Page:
Transportation[edit] The Federated States of Micronesia
Micronesia
is served by four international airports.

Pohnpei
Pohnpei
International Airport, on the main island of Pohnpei State.[19] Chuuk International Airport, located on the main island of Chuuk State.[20] Kosrae
Kosrae
International Airport, located on the main island of Kosrae State.[21] Yap
Yap
International Airport, located on the main island of Yap State.[22] Economy[edit] Main article: Economy of the Federated States of Micronesia Economic activity in the Federated States of Micronesia
Micronesia
consists primarily of subsistence farming and fishing. The islands have few mineral deposits worth exploiting, except for high-grade phosphate. Long line fishing of tuna is also viable with foreign vessels from China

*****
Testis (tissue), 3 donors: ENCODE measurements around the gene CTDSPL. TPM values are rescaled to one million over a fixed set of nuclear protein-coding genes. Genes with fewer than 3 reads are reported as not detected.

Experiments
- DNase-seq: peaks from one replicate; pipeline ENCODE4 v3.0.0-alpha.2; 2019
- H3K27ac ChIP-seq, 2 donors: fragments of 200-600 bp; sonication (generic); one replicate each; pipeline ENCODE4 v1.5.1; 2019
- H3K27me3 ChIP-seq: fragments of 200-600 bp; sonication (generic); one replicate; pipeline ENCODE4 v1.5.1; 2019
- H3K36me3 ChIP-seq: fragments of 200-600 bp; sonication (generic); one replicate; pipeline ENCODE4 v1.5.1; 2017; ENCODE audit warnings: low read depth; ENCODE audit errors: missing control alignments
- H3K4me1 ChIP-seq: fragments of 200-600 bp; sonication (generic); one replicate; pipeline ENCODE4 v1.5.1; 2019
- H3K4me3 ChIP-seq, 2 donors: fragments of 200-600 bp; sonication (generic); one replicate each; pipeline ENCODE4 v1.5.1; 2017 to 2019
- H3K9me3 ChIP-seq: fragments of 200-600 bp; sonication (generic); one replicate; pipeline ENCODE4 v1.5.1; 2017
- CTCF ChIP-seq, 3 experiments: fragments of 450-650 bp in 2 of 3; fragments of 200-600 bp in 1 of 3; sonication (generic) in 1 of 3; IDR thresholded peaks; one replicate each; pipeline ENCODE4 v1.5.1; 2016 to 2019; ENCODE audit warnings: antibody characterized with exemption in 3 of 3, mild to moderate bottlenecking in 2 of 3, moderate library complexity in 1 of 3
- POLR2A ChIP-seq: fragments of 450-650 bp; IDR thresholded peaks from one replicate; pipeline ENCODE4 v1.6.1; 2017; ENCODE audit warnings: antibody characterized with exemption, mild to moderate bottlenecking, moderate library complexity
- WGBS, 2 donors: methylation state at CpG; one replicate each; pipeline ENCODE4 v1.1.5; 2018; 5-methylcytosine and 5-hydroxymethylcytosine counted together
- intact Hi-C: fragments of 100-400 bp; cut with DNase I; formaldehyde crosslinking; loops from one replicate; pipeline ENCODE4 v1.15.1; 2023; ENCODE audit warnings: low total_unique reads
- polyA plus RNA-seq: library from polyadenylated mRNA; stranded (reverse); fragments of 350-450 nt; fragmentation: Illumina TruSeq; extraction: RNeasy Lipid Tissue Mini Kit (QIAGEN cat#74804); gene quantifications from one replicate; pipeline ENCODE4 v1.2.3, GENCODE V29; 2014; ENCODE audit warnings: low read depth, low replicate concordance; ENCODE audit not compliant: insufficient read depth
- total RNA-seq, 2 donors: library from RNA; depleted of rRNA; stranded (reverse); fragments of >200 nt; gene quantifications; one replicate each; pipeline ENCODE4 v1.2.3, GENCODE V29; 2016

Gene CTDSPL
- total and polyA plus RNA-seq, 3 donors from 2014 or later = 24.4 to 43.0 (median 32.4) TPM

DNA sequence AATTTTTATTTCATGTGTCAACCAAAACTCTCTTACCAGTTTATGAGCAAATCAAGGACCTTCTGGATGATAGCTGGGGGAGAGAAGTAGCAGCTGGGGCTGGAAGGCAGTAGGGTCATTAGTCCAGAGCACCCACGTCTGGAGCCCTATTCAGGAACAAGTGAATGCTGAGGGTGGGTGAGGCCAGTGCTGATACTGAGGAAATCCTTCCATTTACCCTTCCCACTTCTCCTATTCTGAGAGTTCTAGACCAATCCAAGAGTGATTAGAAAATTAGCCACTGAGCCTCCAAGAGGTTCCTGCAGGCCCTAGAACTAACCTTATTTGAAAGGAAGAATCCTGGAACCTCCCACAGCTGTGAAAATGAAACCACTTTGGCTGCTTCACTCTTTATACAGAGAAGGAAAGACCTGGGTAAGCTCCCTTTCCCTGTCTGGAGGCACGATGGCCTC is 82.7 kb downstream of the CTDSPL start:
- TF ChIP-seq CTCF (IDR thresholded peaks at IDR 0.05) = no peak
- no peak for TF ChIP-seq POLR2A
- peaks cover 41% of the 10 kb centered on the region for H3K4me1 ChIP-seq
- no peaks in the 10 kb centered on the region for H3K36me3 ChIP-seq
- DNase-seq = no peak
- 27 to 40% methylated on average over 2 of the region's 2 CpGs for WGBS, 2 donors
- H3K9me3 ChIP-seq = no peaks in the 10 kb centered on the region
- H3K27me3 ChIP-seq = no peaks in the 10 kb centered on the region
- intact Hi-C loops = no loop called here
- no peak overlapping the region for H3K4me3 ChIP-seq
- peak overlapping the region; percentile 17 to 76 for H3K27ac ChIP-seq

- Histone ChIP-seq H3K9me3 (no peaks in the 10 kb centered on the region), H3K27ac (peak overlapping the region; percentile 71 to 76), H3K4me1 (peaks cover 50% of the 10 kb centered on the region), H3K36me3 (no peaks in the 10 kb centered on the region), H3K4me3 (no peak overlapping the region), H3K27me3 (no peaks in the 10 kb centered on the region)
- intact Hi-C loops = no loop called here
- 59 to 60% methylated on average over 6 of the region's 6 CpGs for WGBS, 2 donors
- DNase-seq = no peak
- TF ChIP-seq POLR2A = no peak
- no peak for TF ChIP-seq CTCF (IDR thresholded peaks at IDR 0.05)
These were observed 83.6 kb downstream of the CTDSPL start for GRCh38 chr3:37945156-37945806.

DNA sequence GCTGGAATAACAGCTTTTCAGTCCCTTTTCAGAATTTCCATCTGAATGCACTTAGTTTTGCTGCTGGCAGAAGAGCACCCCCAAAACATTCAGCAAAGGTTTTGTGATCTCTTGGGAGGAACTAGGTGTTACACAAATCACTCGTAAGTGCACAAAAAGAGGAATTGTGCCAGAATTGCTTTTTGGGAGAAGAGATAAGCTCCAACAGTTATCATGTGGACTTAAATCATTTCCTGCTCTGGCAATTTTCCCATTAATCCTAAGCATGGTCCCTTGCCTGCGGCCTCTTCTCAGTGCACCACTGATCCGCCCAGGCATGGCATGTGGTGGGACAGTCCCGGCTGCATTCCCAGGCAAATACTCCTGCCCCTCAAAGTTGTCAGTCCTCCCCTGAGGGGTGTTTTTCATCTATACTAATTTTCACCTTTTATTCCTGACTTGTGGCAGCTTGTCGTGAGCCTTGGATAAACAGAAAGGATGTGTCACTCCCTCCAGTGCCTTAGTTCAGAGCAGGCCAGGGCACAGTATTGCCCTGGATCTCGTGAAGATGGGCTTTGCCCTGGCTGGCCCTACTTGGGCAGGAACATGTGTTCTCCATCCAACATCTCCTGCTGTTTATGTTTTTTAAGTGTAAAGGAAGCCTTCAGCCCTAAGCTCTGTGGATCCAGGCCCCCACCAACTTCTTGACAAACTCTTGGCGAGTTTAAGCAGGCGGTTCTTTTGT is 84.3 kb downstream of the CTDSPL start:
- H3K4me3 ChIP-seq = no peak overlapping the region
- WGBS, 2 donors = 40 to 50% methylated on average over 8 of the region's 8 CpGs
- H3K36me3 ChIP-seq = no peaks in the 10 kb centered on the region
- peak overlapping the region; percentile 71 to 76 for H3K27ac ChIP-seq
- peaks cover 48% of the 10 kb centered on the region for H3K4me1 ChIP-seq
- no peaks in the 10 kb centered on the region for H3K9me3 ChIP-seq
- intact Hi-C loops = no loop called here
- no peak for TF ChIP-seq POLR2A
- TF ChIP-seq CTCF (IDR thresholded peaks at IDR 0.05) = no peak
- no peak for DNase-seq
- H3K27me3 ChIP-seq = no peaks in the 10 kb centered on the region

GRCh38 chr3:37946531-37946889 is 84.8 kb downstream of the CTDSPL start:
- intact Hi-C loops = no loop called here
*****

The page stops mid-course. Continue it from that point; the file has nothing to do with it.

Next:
China
that operated in the 1990s. The potential for a tourist industry exists, but the remoteness of the location and a lack of adequate facilities hinder development. Financial assistance from the U.S. is the primary source of revenue, with the U.S. pledged to spend $1.3 billion in the islands in 1986–2001; when the Compact was amended in 2004, the United States
United States
committed to providing $110 million in development aid through 2023.[23] The CIA World Factbook lists high dependence on U.S. aid as one of the main concerns of the FSM.[12] Geographical isolation and a poorly developed infrastructure are major impediments to long-term growth.[24]

Society[edit] Demographics[edit] Main article: Demographics of the Federated States of Micronesia People performing a welcome ceremony on Ulithi
Ulithi
atoll. The indigenous population of the nation, which is predominantly Micronesian, consists of various ethnolinguistic groups. It has a nearly 100% Pacific Islander and Asian population: Chuukese 48.8%, Pohnpeian 24.2%, Kosraean 6.2%, Yapese 5.2%, Yap
Yap